Researchers from the Nuffield Trust and Imperial College London have today published the findings from an evaluation of the first year of a pilot designed to deliver more integrated care to patients in North West London.
The Inner North West London Integrated Care Pilot is a large-scale programme focused on developing new models of care planning and coordination for people with diabetes and those who are over 75 years of age.
The pilot is being implemented at a time of major reform of the NHS in England, and has been the subject of significant attention among policy makers and commissioners wanting to encourage new models of integrated care.
The benchmarks set in this first evaluation report provide a sound basis for the pilot to assess its progress against, particularly in relation to activity, cost, and health outcomes Dr Judith Smith, Director of Policy, Nuffield Trust
The pilot was evaluated by the Nuffield Trust and Imperial College London between September 2011 and July 2012, with funding from the Imperial College Healthcare Charity. They found that the foundations for change had been laid, with the pilot making good progress in designing and implementing a complex intervention. Progress was underpinned by a new set of governance arrangements and financial incentives.
However their report also notes that analysis of the first tranche of patients treated under the new case management arrangements did not show any significant reduction in emergency admissions or significant changes in the wider use of services. The researchers warn that it would take longer to see any such impact.
“Our evaluation described the early impact of the integrated care pilot to help its development beyond the first year and to inform other integrated care initiatives in the UK and overseas” said Dr Judith Smith, Director of Policy at the Nuffield Trust.
“The benchmarks set in this first evaluation report provide a sound basis for the pilot to assess its progress against, particularly in relation to activity, cost, and health outcomes. International evidence points to the fact that integrated care takes years to develop, and a minimum of three to five years is needed for such initiatives to show impact in relation to activity, patient experience and outcomes”.
Imperial College London’s e-Health Unit Director Dr Josip Car added: “The evaluation reveals the achievements and challenges that would be familiar to those who have attempted to bring about large-scale transformational change in the NHS in the past.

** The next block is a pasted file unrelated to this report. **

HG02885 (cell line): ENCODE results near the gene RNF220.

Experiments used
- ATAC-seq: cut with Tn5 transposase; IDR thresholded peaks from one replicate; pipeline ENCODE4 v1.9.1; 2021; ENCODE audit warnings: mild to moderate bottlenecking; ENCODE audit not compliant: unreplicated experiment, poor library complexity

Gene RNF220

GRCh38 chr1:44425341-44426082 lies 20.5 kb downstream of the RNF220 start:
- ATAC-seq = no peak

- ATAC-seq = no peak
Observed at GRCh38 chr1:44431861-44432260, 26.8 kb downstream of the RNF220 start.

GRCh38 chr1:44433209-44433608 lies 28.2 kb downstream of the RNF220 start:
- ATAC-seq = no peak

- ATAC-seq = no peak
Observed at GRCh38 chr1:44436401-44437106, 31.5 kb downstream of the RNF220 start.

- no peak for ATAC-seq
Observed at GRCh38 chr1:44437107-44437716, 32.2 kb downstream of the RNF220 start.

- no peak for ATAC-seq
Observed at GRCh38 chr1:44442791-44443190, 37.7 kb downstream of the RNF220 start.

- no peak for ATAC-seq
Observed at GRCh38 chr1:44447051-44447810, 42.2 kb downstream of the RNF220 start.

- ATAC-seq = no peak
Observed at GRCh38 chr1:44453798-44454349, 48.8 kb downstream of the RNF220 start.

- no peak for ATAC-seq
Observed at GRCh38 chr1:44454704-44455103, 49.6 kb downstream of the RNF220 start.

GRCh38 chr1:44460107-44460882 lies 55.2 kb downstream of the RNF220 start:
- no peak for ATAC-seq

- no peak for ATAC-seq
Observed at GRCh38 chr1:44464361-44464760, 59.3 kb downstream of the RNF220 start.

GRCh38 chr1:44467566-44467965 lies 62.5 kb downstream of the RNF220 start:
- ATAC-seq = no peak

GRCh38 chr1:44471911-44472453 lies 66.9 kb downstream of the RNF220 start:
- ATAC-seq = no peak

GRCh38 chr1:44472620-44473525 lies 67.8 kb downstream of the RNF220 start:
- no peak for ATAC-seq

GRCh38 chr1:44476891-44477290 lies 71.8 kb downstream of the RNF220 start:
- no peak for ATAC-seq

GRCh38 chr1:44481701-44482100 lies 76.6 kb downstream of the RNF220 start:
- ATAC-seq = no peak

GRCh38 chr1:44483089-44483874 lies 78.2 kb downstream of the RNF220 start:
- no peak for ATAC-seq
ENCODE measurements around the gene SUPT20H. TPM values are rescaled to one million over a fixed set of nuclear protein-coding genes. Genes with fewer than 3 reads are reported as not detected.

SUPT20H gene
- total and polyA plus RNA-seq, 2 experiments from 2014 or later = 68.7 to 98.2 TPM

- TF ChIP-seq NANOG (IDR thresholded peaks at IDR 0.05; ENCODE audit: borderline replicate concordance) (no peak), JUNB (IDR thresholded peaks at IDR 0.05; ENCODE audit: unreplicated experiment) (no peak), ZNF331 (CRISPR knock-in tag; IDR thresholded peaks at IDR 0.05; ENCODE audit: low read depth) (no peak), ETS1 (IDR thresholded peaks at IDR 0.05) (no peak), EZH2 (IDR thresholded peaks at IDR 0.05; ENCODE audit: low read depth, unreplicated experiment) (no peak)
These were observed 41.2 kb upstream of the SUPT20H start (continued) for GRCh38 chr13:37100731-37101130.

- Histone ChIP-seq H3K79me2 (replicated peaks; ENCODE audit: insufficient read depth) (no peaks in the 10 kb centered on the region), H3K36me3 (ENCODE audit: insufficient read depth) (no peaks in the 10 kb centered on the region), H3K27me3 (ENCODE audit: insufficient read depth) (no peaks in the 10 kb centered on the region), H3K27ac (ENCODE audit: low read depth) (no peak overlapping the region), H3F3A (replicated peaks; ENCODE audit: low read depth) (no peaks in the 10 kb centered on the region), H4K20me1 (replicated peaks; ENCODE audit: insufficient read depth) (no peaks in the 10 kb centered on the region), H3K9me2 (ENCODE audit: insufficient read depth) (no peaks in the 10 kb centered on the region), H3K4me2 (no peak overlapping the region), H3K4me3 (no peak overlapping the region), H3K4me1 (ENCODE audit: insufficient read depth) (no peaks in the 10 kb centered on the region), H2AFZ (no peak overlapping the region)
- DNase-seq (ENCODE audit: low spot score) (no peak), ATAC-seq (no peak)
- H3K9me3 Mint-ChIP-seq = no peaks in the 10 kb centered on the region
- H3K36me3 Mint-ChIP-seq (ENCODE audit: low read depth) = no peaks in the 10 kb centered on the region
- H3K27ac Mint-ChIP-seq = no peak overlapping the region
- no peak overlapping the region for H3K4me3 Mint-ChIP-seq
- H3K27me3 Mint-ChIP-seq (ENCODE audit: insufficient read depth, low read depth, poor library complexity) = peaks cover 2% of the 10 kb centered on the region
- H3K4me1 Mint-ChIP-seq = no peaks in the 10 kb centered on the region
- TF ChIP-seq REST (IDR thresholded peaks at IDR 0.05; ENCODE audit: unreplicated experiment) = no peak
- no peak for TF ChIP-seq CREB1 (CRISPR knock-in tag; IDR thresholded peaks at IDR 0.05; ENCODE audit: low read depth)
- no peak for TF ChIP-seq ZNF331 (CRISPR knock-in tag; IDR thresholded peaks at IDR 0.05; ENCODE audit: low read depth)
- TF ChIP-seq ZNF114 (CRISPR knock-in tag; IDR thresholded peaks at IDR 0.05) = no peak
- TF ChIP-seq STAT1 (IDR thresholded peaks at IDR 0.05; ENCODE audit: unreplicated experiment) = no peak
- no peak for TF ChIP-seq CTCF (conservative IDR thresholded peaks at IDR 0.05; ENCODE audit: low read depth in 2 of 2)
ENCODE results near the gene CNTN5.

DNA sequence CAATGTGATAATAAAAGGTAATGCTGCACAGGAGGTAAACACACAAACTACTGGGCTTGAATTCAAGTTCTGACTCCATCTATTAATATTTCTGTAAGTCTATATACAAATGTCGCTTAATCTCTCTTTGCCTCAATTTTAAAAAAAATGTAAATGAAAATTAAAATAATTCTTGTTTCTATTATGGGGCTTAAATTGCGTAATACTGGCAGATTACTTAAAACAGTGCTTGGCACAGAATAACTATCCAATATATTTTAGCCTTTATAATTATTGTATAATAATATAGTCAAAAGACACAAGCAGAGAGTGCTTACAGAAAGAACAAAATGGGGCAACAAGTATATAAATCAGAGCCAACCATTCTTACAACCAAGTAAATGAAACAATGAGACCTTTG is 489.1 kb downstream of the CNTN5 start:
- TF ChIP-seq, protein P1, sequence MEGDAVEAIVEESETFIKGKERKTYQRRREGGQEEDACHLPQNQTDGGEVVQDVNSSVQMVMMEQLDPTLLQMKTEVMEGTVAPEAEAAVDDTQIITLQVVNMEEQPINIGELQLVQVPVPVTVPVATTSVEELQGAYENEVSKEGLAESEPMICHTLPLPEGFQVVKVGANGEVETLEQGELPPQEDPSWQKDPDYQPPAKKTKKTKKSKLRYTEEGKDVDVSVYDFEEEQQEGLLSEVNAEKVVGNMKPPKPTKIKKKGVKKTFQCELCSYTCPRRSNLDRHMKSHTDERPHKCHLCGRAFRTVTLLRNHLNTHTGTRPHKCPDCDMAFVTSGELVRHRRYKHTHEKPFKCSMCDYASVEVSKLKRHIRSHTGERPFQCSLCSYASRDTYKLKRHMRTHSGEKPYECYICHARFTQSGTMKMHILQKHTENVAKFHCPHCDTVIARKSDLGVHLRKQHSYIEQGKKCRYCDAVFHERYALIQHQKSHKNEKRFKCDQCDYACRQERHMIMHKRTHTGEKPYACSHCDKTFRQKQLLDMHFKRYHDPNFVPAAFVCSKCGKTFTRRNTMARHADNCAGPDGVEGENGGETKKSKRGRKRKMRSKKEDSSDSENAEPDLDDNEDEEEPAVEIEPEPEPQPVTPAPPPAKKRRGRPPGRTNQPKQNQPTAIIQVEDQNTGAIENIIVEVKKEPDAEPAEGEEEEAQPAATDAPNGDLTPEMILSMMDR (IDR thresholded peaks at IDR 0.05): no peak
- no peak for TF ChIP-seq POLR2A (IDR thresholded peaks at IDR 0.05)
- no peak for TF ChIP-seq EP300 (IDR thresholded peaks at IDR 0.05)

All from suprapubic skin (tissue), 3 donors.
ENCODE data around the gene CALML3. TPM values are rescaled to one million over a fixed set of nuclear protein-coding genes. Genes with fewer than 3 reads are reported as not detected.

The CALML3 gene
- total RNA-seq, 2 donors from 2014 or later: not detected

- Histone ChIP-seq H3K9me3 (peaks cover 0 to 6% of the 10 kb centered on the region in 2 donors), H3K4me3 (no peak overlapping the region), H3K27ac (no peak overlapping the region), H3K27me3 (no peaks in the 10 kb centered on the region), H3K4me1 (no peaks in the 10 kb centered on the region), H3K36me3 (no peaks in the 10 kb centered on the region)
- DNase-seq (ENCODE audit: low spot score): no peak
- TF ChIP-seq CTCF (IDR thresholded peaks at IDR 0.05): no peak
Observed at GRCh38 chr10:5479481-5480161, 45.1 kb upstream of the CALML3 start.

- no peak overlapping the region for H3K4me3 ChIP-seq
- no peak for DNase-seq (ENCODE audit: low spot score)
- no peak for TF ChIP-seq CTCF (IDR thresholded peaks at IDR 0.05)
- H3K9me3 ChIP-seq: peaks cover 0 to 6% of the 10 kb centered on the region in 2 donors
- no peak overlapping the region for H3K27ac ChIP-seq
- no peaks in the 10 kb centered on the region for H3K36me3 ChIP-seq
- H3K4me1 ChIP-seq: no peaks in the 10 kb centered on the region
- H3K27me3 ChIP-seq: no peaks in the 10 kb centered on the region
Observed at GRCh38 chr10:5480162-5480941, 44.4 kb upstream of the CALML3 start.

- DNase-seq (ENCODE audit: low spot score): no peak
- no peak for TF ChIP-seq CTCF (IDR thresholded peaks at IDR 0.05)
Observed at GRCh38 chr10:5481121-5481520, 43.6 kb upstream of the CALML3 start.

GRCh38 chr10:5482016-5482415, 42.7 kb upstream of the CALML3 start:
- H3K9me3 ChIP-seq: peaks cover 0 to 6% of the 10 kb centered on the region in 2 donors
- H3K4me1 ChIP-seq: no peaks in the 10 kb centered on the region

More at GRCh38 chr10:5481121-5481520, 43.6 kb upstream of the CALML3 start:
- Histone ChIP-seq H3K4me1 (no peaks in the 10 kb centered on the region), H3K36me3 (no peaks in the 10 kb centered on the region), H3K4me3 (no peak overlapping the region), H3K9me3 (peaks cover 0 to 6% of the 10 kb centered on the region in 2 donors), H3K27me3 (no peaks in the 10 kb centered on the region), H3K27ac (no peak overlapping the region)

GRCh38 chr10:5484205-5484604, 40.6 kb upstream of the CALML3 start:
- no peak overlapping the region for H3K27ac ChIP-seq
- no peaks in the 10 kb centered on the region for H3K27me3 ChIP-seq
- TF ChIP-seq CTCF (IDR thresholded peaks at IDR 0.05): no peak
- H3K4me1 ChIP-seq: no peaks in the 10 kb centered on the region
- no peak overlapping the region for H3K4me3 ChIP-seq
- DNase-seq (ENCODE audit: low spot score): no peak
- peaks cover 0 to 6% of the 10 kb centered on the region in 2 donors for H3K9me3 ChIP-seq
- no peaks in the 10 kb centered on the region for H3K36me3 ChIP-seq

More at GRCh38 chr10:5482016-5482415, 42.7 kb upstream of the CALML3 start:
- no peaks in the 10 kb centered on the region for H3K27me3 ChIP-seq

“There were some changes in the process of care recorded on GP information systems. For example, there was a marked increase in diagnoses of dementia after August 2011, when the pilot started and in the frequency of testing for diabetes.”
Key findings include:
- Health care professionals had a high level of commitment to the integrated care pilot, in particular to the care planning process. They reported that work on care planning, and multidisciplinary groups, had resulted in improved collaboration across different parts of the local health and social care system.
The project made considerable progress in formalising engagement between a range of organisations in a relatively short time. This set-up phase was helped by financial and other support from NHS London which enabled investment in IT, leadership, co-ordination of multidisciplinary groups, and project management. The pilot will need to consider carefully how best to embed its support structures, to ensure long-term cost-effectiveness beyond the pilot phase without risking loss of momentum.
Professionals conceded that the IT tool had the potential to track and capture health and social care usage in ways that were not possible before, and that this was vital to the new care planning approach. The care planning IT tool nevertheless had led to dissatisfaction amongst many practitioners, with concerns aired about duplication of data entry, problems with interoperability, and functionality.
- There was no evidence of changes in the pattern of service use amongst the first 1,236 patients for the three months after receiving case management. These cases need to be followed for longer to assess whether the pilots were leading to changes in emergency hospital admissions and total patient costs.
Notes to editors
The Nuffield Trust/Imperial College London evaluation comprises four distinct streams of work:
- Strategic implementation and the policy context (Nuffield Trust)
- Quality of care and health outcomes (Imperial College London)
- Understanding patient and provider experience and communication (Imperial College London)
- Impact on service use and cost (Nuffield Trust).
Since the evaluation a second larger pilot building on the model developed in Inner North West London has since been established in Outer North West London. Together both are looking at moving to a more ambitious ‘whole systems’ approach, based on risk stratification rather than disease pathways.